90% of his success was just showing up.” Woody Allen
On BJJ related internet message boards there are several popular topics that arise again and again.
Two common themes that continually come up are:
Q: “I am just starting training in bjj and want to progress as quickly as possible. What advice do you have for me?”
Q: From more experienced belts: “What advice would you like to give to your whitebelt self when you first started out?”
Here are 3 pieces of advice that I received early in my study of Brazilian jiu-jitsu that have been the most helpful to me.
1) Imagine your opponent is stronger than you
When you are learning a new technique (which will be every class as a new white belt!) you must approach the technique assuming that your opponent is bigger and stronger than you are.
After all, we are NOT learning jiu-jitsu in order to defeat smaller, weaker opponents!
The techniques of bjj as developed by Grandmaster Helio Gracie depend on optimal leverage to allow the smaller person to defeat the larger stronger. The techniques should work without excessive use of muscular strength. If you must use a lot of strength to complete the technique, how effective is this likely to be when you encounter a stronger opponent?
Are oyu grunting and grimacing with effort trying to get that kimura? Not very effective at all!
Observe a 150 lbs. blackbelt dominate and submit a much heavier blue belt. How are they doing it?
Understand that the basic techniques of bjj should be able to be applied without an excess of physical strength. It is up to you to learn the correct leverage to apply all of your moves in the most efficient method possible. Pay attention to correct leverage and do not rely on your physical attributes.
2) Just show up
Over the course of your training in bjj, there will be many ups and downs.
You will have classes where you seem to be making great leaps forward in your techniques and your progress is rapid. These are great days to be on the mat! And then shortly thereafter, there will arise periods where your opponents seem to have solved your game and even your best positions do not seem to work.
There will be days where you can’t wait to get to the academy and try the newest positions that you have been developing. The time during rolls passes all too quickly. And then there will be periods where just getting to the academy seems like an overwhelming task. Your mind will look for every excuse to not go to bjj class. Bjj feels more like a work obligation than a passion.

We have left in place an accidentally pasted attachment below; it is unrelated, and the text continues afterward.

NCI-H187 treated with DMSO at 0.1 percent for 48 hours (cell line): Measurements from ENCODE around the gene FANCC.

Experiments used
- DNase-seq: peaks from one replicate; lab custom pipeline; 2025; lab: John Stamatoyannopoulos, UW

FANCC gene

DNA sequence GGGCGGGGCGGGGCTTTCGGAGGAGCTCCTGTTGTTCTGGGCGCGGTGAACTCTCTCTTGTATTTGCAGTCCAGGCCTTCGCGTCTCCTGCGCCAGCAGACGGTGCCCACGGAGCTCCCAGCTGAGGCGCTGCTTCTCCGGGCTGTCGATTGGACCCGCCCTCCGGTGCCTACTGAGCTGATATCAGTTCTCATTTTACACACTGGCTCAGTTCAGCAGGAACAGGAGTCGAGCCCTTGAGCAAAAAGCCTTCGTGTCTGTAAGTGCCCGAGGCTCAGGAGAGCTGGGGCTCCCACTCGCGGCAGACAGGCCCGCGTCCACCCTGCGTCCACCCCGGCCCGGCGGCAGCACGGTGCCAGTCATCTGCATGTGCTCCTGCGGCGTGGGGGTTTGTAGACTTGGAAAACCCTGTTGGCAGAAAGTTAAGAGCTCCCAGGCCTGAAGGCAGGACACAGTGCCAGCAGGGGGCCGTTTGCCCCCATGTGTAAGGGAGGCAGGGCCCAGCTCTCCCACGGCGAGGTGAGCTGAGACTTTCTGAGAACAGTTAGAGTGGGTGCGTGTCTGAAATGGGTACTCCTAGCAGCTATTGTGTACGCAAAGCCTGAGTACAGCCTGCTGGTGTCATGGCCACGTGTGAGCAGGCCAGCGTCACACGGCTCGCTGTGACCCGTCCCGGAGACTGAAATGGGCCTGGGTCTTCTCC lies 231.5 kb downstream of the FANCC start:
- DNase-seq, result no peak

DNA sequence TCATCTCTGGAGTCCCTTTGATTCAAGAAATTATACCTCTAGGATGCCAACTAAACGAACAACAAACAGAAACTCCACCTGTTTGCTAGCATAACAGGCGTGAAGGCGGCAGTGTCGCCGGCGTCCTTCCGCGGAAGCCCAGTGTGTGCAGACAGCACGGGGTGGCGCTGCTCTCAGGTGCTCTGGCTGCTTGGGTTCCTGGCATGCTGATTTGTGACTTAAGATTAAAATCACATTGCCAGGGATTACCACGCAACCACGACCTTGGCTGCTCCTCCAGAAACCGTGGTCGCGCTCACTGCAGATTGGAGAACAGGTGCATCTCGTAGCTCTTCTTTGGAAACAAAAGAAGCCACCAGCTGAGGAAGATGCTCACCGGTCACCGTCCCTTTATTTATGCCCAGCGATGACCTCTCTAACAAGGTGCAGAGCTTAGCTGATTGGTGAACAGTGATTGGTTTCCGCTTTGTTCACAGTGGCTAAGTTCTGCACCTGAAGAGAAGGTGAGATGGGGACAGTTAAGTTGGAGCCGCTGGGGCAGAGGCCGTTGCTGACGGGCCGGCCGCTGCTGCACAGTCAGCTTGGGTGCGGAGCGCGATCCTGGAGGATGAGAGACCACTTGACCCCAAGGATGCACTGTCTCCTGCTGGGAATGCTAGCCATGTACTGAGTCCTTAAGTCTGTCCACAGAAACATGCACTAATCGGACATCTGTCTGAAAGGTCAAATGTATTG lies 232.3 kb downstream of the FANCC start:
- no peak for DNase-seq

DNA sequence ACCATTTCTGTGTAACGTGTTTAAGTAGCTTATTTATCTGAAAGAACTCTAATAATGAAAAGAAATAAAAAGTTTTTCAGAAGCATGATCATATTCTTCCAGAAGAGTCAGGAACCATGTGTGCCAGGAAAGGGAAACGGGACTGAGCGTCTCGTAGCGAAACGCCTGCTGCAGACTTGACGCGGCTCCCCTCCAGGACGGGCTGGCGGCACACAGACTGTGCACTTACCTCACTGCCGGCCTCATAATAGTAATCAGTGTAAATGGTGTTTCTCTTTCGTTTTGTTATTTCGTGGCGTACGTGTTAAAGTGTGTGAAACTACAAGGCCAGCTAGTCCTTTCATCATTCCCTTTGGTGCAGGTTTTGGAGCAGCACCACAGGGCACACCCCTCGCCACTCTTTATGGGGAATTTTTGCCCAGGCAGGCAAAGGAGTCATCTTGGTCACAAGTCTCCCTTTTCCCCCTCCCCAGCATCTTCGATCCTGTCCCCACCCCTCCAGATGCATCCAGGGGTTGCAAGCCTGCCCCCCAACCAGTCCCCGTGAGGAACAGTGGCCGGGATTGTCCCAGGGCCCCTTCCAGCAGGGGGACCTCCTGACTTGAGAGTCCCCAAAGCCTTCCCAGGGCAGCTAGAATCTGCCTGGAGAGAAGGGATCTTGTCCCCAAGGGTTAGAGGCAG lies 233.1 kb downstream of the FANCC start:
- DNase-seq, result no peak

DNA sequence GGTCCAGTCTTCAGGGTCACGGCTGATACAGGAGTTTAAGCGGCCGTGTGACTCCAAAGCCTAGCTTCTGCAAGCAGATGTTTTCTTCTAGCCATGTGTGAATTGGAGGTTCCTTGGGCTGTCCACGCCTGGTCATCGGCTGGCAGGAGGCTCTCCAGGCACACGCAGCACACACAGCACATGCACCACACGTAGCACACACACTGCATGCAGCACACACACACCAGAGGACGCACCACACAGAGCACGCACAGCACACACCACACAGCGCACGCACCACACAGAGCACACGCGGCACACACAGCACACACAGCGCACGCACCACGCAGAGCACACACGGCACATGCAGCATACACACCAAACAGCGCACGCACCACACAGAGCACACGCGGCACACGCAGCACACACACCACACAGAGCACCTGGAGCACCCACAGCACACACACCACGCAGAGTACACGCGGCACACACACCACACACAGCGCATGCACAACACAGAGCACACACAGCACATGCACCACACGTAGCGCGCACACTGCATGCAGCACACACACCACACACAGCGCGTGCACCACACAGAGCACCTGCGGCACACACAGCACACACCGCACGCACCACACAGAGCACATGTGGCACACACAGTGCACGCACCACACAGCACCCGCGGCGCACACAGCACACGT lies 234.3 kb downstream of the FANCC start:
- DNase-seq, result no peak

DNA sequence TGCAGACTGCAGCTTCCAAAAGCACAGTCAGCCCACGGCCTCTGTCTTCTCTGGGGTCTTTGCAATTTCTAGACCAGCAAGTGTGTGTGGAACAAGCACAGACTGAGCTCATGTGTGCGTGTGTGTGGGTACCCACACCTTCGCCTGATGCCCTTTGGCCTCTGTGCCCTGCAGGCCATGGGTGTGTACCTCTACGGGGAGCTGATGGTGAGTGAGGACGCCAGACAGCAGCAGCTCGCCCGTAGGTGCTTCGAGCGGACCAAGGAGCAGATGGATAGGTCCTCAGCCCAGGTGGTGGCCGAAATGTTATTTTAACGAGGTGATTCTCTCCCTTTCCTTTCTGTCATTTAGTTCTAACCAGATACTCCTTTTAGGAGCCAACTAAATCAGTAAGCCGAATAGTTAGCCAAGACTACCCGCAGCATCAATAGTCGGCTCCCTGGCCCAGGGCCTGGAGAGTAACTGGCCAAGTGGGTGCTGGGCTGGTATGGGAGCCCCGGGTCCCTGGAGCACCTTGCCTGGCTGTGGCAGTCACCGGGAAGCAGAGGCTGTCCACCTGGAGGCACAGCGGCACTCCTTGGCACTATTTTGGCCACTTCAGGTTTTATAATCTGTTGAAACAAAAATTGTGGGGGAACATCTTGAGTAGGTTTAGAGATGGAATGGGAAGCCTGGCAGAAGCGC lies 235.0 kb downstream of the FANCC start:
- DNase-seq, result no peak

Just as in life, we are all subject to the highs and lows of our training. It helps to remind ourselves that our journey in bjj is not a smooth, linear upward progression, but in reality, many periods of progression interrupted with frustrating plateaus.
Director Woody Allen famously said that 90% of his success was just showing up.
On those days when it is a struggle to get to the academy, remind yourself that once you get warmed up on the mat and drilling some techniques with your best training partners, you will feel better and be one step closer to resuming your progress again.
“A black belt is just a white belt who didn’t give up”
3) Do some physical conditioning outside of class
At first this seems to be contradictory to Advice #1. But when we examine it more closely we can see that it isn’t.
One does not need to be the strongest person in the academy to enjoy success in training. But you DO need to be strong ENOUGH to execute the movements properly. One of the first signs of fatigue during rolling is the degradation in the execution of technique.
Observe the difference in the guard of the bjj fighter early in the match compared to after exhaustion has set it.
Not tired: moving the hips from side to side; changing the grips; sitting up and attacking; initiating the exchange
Tired: pulling with arms instead of moving hips; back of head on the mat because abs are fatigued; holding on defensively; reacting to the exchange
Put simply: when you are tired you get sloppy and can not correctly execute your technique!
There are many options for physical conditioning outside of bjj class: running for cardio, lifting weights for strength, yoga for core and flexibility etc.
In a future article we will discuss some of these methods in more depth. For now, accept the idea that in order to maximize your performance on the mat, you will have to do some homework off of the mat.
What is the favorite piece of advice that you received on your own bjj training?
Credits: Mark Mullen
Gracie Barra Black belt based in Taipei, Taiwan